Bill makes discrimination against gay renters illegal
By Gordon Y.K. Pang
Advertiser Capitol Bureau
A bill making its way through the Legislature would make it illegal for real-estate agents or landlords to discriminate against potential home buyers or renters based on sexual orientation.
House Bill 537, which is expected to gain final approval in the House this week, would place sexual orientation alongside race, sex, color, religion, marital status, familial status, ancestry, disability, age and HIV infection as categories that are legally protected from discrimination in housing.
Under the bill, sexual orientation is defined as "having a preference for heterosexuality, homosexuality, or bisexuality, having a history of any one or more of these preferences, or being identified with any one or more of these preferences."
A Kaua'i man said he experienced such discrimination when he moved to the island just over a year ago.
Brent Kincaid said he answered a newspaper ad for a rental unit and was having a pleasant phone conversation with the landlord, who even assured him it would be OK to bring in two cats. But that was before Kincaid made several references to "my partner."
"The guy asked me, gingerly, if he might ask me if that person I kept calling my partner, was a male," Kincaid said. "I said yes, and he said in that case he would not be able to rent to me."
The man further told him that he was a minister in a church and "'could not sanction such a lifestyle,'" Kincaid said.
Camaron Miyamoto, coordinator for Lesbian Gay Bisexual Transgender Student Services at the University of Hawai'i-Manoa, said he has heard so many similar complaints that while it still angers him, it no longer surprises him.
"Anywhere from people being summarily not shown an apartment when they arrive for an appointment to outright discrimination and refusal for a lease upon learning of an individual's sexual orientation, or even guessing," Miyamoto said.
Bill Woods, executive director for the Gay and Lesbian Education and Advocacy Foundation, said his organization also has received complaints about sexual orientation-based housing discrimination. "But because we can't pursue it with the Civil Rights Commission or get any other governmental agency to review it, we can't collect data," Woods said. "We have no objective way of monitoring the extent of it."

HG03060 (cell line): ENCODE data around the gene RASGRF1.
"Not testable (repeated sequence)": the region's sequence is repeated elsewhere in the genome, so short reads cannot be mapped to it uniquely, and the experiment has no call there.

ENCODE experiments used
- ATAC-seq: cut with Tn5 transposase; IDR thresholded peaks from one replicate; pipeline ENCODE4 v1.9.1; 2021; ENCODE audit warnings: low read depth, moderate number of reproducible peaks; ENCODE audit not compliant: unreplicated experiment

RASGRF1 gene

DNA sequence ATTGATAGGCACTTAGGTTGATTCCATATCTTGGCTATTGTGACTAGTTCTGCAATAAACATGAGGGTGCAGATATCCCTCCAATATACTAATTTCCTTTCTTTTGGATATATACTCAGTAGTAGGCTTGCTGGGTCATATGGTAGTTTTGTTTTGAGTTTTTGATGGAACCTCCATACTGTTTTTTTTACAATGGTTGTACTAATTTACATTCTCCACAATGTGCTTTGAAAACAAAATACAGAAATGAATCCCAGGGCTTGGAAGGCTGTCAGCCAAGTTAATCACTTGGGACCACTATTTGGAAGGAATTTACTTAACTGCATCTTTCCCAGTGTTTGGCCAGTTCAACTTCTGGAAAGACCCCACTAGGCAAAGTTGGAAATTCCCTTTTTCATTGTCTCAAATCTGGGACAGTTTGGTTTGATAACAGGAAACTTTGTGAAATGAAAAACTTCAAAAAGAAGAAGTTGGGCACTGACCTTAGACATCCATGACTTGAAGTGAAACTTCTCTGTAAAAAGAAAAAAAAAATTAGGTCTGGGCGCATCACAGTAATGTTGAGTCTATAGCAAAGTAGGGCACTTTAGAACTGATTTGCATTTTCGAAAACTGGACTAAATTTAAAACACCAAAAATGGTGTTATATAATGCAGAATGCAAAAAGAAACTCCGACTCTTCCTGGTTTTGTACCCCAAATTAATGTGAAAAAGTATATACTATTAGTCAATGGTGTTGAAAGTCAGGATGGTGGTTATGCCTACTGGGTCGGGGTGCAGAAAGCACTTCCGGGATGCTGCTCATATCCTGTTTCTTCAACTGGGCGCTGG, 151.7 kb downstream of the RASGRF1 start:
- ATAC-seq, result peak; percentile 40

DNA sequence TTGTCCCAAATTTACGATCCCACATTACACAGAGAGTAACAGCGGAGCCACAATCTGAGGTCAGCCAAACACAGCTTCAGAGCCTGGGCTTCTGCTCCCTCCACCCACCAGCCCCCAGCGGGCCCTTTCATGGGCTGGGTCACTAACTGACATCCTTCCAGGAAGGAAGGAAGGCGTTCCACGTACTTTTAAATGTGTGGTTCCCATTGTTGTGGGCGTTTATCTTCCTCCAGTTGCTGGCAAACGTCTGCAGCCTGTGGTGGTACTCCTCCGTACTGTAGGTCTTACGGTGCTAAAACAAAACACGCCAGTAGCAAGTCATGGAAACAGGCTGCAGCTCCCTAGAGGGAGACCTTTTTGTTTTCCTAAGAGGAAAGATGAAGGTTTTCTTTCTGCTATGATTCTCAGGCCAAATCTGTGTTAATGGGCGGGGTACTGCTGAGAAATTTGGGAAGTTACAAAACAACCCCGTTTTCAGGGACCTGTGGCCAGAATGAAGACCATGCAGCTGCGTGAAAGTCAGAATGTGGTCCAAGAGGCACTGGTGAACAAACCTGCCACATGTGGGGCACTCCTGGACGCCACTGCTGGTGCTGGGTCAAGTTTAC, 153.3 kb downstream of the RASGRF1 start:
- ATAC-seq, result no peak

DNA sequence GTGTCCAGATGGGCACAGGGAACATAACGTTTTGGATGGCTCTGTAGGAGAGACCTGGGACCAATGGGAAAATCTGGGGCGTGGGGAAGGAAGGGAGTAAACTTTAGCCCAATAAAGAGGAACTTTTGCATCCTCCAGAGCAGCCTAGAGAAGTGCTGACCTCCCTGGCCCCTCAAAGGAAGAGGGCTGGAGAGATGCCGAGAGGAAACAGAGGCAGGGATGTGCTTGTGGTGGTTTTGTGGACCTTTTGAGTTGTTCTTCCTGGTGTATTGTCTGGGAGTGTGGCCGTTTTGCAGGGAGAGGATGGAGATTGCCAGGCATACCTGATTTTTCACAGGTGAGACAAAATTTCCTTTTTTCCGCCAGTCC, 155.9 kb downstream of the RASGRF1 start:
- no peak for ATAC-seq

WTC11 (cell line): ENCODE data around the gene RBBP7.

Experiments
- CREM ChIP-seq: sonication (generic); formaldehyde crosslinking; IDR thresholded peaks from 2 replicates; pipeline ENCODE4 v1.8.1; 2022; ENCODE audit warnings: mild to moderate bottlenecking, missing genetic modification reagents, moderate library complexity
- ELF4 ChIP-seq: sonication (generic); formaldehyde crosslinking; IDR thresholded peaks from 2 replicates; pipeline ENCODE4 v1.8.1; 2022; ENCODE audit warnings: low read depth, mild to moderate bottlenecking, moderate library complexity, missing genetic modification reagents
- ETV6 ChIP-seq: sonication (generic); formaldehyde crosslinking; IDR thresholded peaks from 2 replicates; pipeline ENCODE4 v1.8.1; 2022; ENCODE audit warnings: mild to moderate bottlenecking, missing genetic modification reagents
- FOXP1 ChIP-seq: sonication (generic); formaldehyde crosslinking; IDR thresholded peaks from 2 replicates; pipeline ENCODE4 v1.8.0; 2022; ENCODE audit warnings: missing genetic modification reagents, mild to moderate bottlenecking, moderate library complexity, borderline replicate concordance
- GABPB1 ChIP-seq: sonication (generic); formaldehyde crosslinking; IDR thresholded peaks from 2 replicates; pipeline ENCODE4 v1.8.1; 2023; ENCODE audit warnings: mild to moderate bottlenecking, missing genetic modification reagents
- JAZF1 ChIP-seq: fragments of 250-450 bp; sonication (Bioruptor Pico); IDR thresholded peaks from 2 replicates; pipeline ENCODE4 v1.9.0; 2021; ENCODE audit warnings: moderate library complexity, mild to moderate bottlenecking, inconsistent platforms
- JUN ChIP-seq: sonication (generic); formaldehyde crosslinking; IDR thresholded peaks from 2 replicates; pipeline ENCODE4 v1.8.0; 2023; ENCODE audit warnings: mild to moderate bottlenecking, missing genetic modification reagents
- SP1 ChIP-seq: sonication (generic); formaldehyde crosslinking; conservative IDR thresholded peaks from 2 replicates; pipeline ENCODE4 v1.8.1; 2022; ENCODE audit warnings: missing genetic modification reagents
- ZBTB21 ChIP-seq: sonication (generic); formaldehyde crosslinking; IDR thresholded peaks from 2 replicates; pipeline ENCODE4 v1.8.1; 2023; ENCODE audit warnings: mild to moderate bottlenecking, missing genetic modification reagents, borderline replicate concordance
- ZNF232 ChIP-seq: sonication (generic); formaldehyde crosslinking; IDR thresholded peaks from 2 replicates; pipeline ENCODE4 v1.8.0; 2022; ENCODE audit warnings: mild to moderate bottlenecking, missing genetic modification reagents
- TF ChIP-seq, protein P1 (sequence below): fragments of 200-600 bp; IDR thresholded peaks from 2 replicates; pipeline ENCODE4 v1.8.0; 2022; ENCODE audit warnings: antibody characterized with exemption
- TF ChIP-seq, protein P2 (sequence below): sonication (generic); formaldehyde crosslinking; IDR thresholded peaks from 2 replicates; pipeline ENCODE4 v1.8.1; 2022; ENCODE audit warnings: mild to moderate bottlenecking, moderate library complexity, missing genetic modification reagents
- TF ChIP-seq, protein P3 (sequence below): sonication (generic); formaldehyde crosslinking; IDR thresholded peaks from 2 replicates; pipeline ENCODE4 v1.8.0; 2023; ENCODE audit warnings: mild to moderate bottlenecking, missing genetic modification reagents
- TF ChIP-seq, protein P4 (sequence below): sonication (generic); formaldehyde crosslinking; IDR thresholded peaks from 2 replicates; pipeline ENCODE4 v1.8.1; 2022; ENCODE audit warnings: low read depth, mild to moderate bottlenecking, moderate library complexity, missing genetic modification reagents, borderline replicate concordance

Woods said that on the other hand, a large segment of gays and lesbians simply hide their sexual orientation when seeking a place to rent. "Many people feel that they have to keep secret a major aspect of their lives in order to get housing," he said.
Bob Gentry, a Waikiki resident and the former mayor of Laguna Beach, Calif., agreed that the bill is largely preventive.
A same-sex couple would no longer need pretend that they are heterosexual roommates, he said. "This law would give them a sense of security and a sense that they can be themselves without having to fear the threat of losing their shelter."
Martin Rice, legislative chairman for the Civil Unions Civil Rights Movement, said housing discrimination based on sexual orientation is so accepted a practice on Kaua'i that there are now stories of landlords who have denied housing to people who are not gay using what he calls "the gay loophole."
If landlords have objections about a person, they can state that they don't want to rent to a gay person and refuse them housing legally on such grounds, Rice said. "It's just bias and bigotry driving this," he said.
Gay activists are unhappy about a clause in the latest draft of the bill that would exempt any housing affiliated with schools that have a religious affiliation from the provisions in the bill. The language was inserted at the request of officials from Brigham Young University-Hawaii.
David Thomas, BYU-Hawaii associate general counsel, said students sign an honor code that includes abstention from pre-marital sexual relations.
"Because BYU-Hawaii believes that a student's living environment has a profound influence on academic performance and spiritual growth, BYU-Hawaii promotes approved on- and off-campus housing facilities that are consistent with its mission and with the moral values taught by The Church of Jesus Christ of Latter-day Saints," Thomas said.
While BYU-Hawaii officials believe federal law allows for religious exemptions, activist Woods said he believes the clause to be unconstitutional because it does not provide for equal protection.
Activists consider a prohibition on housing discrimination based on sexual orientation one more step toward achieving full civil rights for gays and lesbians and note that existing law makes it illegal to discriminate on the basis of sexual orientation only in matters pertaining to employment.
William Hoshijo, executive director for the Hawai'i Civil Rights Commission, pointed to Senate Bill 632, which would make it illegal to discriminate on the basis of sexual orientation as it relates to public accommodations. That bill would make it illegal to discriminate based on sexual orientation as it applies to service in hotels, restaurants, stores, supermarkets, theaters and other businesses.
Under current law, Hoshijo said, a restaurant is not barred from refusing service to gays or lesbians or from putting up a sign stating so.
The bill has not been given a committee hearing, Hoshijo said.
Reach Gordon Y.K. Pang at firstname.lastname@example.org or at 525-8070.